Titelberg, Home of the Influential Treveri Celts
The Duchy of Luxembourg has a remarkable archaeological site dating from the Celtic period. It was inhabited for over 700 years and is one of the first known urban settlements in Europe. Titelberg, as the site is known, was first a Celtic town and later a Gallic-Roman settlement. Today, Titelberg is an archaeological park, protected by the government of Luxembourg.
The Long History of Titelberg
The Celts were a people who originated from what is today Switzerland/Austria. They spread across much of Western Europe and became the dominant culture in the region. The Treveri, one of the most influential Celtic tribes, occupied the region now known as Luxembourg.
Titelberg, which is located in a valley, has been inhabited by humans for millennia, but it was the arrival of the Celts that led to the development of a settlement around the metal works as there were significant iron-ore deposits in the nearby hills.
Titelberg: foundations in the residential area. (Public Domain)
Additionally, as Titelberg was located near a major Celtic road, the town prospered, and many historians believe that Titelberg was the capital of the Treveri.
Around 50 BC, during Julius Caesar’s campaigns in Gaul, the Treveri were forced to submit to the Romans when Caesar turned the area into a Roman province. Twenty years later the town was rebuilt on Roman lines. These streets and Roman-style buildings have been unearthed during excavations.
The Romans left the town when Trier became the capital of the Roman province. Before they left, however, they destroyed the walls that they had built to protect Titelberg. Titelberg developed into an important Gallo-Roman settlement and became a metallurgical production center, and as a number of coins have been found in the area, it’s likely they had a mint. The Treveri developed a culture that was a synthesis of Celtic and Latin elements.
After the 1 st century AD, the town’s smelter and mint burned down and the town went into a period of decline, but around 400 AD, a new mint was built. There are some who speculate that this was built by the Franks who have moved in as Roman control weakened in the area. Sometime in the 6 th century, the settlement is believed to have been deserted.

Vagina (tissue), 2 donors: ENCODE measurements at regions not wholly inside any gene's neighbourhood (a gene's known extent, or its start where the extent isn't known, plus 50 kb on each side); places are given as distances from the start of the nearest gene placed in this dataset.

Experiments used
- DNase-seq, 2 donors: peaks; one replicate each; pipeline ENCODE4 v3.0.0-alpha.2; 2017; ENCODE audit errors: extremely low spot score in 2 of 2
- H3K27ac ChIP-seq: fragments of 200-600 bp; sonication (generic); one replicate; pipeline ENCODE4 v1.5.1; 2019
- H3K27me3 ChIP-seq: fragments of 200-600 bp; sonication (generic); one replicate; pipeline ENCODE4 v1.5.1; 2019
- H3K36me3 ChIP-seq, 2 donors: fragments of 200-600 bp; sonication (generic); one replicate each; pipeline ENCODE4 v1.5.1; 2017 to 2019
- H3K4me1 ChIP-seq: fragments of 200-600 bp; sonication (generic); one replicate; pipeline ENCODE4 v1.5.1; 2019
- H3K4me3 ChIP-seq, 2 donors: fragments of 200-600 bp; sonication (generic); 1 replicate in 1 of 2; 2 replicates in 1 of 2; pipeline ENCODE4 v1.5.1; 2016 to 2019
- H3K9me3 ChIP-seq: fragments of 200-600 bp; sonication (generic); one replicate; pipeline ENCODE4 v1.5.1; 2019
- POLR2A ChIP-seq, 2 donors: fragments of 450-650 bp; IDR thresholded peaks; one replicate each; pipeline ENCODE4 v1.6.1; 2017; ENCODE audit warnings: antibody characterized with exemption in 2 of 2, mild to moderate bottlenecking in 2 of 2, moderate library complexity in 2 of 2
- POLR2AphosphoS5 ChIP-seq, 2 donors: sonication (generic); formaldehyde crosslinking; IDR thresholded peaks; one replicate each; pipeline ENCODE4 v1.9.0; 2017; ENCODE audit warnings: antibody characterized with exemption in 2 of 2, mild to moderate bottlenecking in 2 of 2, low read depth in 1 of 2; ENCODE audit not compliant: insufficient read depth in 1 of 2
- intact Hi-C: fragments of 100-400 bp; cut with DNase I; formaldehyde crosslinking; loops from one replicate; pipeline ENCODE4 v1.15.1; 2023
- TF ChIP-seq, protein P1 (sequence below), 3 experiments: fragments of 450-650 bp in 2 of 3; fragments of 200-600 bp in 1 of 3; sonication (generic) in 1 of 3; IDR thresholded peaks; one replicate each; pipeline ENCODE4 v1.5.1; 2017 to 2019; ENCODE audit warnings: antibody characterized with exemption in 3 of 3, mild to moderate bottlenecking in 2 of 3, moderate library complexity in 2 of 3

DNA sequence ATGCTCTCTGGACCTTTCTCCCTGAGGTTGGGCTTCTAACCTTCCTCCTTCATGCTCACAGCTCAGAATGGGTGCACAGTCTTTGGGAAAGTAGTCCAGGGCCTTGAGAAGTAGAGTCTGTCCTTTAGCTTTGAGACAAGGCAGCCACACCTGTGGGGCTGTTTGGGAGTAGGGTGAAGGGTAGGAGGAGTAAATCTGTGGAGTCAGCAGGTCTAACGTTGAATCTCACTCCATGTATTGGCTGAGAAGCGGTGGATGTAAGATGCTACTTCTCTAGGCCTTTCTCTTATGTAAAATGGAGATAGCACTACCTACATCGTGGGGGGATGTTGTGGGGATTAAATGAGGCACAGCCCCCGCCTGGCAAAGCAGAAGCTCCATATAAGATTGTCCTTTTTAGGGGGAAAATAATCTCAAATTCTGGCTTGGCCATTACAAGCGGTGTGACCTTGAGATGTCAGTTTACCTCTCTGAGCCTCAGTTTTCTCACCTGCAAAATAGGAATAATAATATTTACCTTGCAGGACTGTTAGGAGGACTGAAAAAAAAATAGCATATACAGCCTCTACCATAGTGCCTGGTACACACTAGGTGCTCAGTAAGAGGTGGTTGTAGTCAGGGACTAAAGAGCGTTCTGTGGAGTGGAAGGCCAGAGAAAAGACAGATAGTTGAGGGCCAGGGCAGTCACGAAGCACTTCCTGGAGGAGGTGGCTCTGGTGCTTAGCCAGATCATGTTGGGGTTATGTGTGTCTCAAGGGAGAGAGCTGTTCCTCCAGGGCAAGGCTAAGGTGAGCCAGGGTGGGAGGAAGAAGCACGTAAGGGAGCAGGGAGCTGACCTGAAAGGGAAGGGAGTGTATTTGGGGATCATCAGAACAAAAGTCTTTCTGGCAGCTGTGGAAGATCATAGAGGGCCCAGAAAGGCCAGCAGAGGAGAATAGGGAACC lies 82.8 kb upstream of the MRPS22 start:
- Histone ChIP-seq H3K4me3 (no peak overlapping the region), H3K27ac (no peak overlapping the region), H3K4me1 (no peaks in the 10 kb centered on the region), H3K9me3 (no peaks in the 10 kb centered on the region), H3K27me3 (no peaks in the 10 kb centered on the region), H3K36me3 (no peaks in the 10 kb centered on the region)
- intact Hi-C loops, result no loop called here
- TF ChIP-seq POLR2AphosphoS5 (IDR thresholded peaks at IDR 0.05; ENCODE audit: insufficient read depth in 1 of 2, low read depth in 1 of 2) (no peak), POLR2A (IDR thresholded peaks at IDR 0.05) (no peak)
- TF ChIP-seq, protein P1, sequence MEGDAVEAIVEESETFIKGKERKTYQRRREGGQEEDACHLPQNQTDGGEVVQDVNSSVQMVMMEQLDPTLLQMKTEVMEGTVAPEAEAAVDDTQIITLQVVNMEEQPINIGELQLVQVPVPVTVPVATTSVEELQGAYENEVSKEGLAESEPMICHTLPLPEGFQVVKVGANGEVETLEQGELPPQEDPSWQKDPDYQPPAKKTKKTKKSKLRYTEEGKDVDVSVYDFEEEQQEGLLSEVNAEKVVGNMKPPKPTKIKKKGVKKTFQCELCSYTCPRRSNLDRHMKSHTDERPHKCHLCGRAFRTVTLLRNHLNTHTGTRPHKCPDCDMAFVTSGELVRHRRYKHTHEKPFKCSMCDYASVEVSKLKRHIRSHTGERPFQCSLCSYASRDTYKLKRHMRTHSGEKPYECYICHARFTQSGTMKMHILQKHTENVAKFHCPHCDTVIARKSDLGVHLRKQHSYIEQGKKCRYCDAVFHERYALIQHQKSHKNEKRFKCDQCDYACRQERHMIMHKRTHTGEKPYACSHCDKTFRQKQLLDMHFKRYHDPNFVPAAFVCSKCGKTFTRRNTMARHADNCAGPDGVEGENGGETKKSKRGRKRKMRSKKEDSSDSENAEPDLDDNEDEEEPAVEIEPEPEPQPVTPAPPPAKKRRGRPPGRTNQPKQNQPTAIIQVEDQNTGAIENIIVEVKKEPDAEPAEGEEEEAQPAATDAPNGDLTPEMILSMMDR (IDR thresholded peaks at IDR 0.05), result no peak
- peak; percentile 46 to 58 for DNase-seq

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Coins from the mint of the Treveri with the depiction of the triskele (Photo by Kuenker)
Titelberg, was first excavated in the 1950s and in recent decades a great many Celtic and Roman artifacts have been found in the area.
Titelberg, One of the First Towns in Europe
The remains of the town cover an extensive area of approximately 50 hectares. Its remains are located on a small forested plateau, near a modern farm. Structures thought to be the dwellings of Celtic nobles, can be seen and near the main settlement, tombs of the local elite, who became rich thanks to the metal works, have yielded a treasure trove of archaeological finds.
Excavations at Titelberg (Tournay, D / CC BY-NC 2.0)
The site was surrounded by 30 feet (10m) high walls during the Celtic period. These ramparts were filled with stone and earth and were a common feature on Celtic hillforts. Sadly, only one section of the old Celtic ramparts can be seen, as the rest were removed by the Romans.
A 12 feet (3.5m) wide moat or ditch, which would have protected the residential areas during an assault, divided the town’s public space and residential areas. Outlines of homes up to 50 feet wide and 25 feet long (15 by 7m) can be seen in the former residential area and remains of fireplaces and ovens have been found in these buildings.
Foundations of the settlement unearthed at Titelberg (Abd as Samad / CC BY-NC 2.0)
In the public area, a sizeable building that could have been a council house, faced a large courtyard and traces of a Gallo-Roman temple, once surrounded by a colonnade, are visible. Although the smelter and mint burned down and were rebuilt many times, the remains can still be seen.
Visiting Titelberg, Luxembourg
The site lies approximately 1.2 miles (2 km) south-west of the town of Pétange, in the south-west of Luxembourg. While entry to the site is free, there is no public transport to the site and some of it is located on private property.
Top image: Bronze swine figurine found at Titelberg. Source: Wuyts, A / CC BY 2.0
By Ed Whelan
Thomas, H. L., Rowlett, R. M., Rowlett, E. S. J., Gilbert, B. M., & Rondinelli, R. (1976). Excavations on the Titelberg, Luxembourg. Journal of Field Archaeology, 3(3), 241-259
Rowlett, R. M., Thomas, H. L., Rowlett, E. S. J., & Stout, S. D. (1982). Stratified iron age house floors on the Titelberg, Luxembourg. Journal of field archaeology, 9(3), 301-312